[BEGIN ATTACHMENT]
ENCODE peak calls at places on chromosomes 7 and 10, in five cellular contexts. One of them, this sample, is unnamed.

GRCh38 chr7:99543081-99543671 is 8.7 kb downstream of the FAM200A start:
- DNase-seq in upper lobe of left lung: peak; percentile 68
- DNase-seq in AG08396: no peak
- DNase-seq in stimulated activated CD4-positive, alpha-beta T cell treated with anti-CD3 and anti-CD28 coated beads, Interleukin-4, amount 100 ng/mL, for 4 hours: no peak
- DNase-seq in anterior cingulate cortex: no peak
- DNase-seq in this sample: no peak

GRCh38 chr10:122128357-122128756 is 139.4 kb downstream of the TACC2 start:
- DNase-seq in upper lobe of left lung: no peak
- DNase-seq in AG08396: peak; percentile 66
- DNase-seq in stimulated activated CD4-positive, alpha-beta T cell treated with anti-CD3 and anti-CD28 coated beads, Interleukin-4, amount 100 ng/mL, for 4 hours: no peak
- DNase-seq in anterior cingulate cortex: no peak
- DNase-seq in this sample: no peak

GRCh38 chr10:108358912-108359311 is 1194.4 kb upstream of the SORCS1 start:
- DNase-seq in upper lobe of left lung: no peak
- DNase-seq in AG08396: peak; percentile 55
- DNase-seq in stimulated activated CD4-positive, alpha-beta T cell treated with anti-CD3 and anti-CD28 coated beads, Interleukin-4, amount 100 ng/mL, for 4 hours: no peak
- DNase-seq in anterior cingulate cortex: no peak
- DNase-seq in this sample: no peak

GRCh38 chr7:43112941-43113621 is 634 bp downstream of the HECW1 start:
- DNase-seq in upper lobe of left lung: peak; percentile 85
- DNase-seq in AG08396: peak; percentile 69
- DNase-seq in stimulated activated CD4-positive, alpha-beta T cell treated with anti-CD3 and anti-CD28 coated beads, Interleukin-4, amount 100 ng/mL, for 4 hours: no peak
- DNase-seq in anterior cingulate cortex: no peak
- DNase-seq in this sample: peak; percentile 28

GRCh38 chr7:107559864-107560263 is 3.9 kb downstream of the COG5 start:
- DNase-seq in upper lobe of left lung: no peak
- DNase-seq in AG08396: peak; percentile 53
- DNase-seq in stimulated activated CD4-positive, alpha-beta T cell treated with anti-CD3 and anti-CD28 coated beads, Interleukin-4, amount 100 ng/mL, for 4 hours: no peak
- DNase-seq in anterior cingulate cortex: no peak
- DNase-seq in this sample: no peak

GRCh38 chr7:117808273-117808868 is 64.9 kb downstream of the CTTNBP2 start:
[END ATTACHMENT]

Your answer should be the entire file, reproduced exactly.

ENCODE peak calls at places on chromosomes 7 and 10, in five cellular contexts. One of them, this sample, is unnamed.

GRCh38 chr7:99543081-99543671 is 8.7 kb downstream of the FAM200A start:
- DNase-seq in upper lobe of left lung: peak; percentile 68
- DNase-seq in AG08396: no peak
- DNase-seq in stimulated activated CD4-positive, alpha-beta T cell treated with anti-CD3 and anti-CD28 coated beads, Interleukin-4, amount 100 ng/mL, for 4 hours: no peak
- DNase-seq in anterior cingulate cortex: no peak
- DNase-seq in this sample: no peak

GRCh38 chr10:122128357-122128756 is 139.4 kb downstream of the TACC2 start:
- DNase-seq in upper lobe of left lung: no peak
- DNase-seq in AG08396: peak; percentile 66
- DNase-seq in stimulated activated CD4-positive, alpha-beta T cell treated with anti-CD3 and anti-CD28 coated beads, Interleukin-4, amount 100 ng/mL, for 4 hours: no peak
- DNase-seq in anterior cingulate cortex: no peak
- DNase-seq in this sample: no peak

GRCh38 chr10:108358912-108359311 is 1194.4 kb upstream of the SORCS1 start:
- DNase-seq in upper lobe of left lung: no peak
- DNase-seq in AG08396: peak; percentile 55
- DNase-seq in stimulated activated CD4-positive, alpha-beta T cell treated with anti-CD3 and anti-CD28 coated beads, Interleukin-4, amount 100 ng/mL, for 4 hours: no peak
- DNase-seq in anterior cingulate cortex: no peak
- DNase-seq in this sample: no peak

GRCh38 chr7:43112941-43113621 is 634 bp downstream of the HECW1 start:
- DNase-seq in upper lobe of left lung: peak; percentile 85
- DNase-seq in AG08396: peak; percentile 69
- DNase-seq in stimulated activated CD4-positive, alpha-beta T cell treated with anti-CD3 and anti-CD28 coated beads, Interleukin-4, amount 100 ng/mL, for 4 hours: no peak
- DNase-seq in anterior cingulate cortex: no peak
- DNase-seq in this sample: peak; percentile 28

GRCh38 chr7:107559864-107560263 is 3.9 kb downstream of the COG5 start:
- DNase-seq in upper lobe of left lung: no peak
- DNase-seq in AG08396: peak; percentile 53
- DNase-seq in stimulated activated CD4-positive, alpha-beta T cell treated with anti-CD3 and anti-CD28 coated beads, Interleukin-4, amount 100 ng/mL, for 4 hours: no peak
- DNase-seq in anterior cingulate cortex: no peak
- DNase-seq in this sample: no peak

GRCh38 chr7:117808273-117808868 is 64.9 kb downstream of the CTTNBP2 start: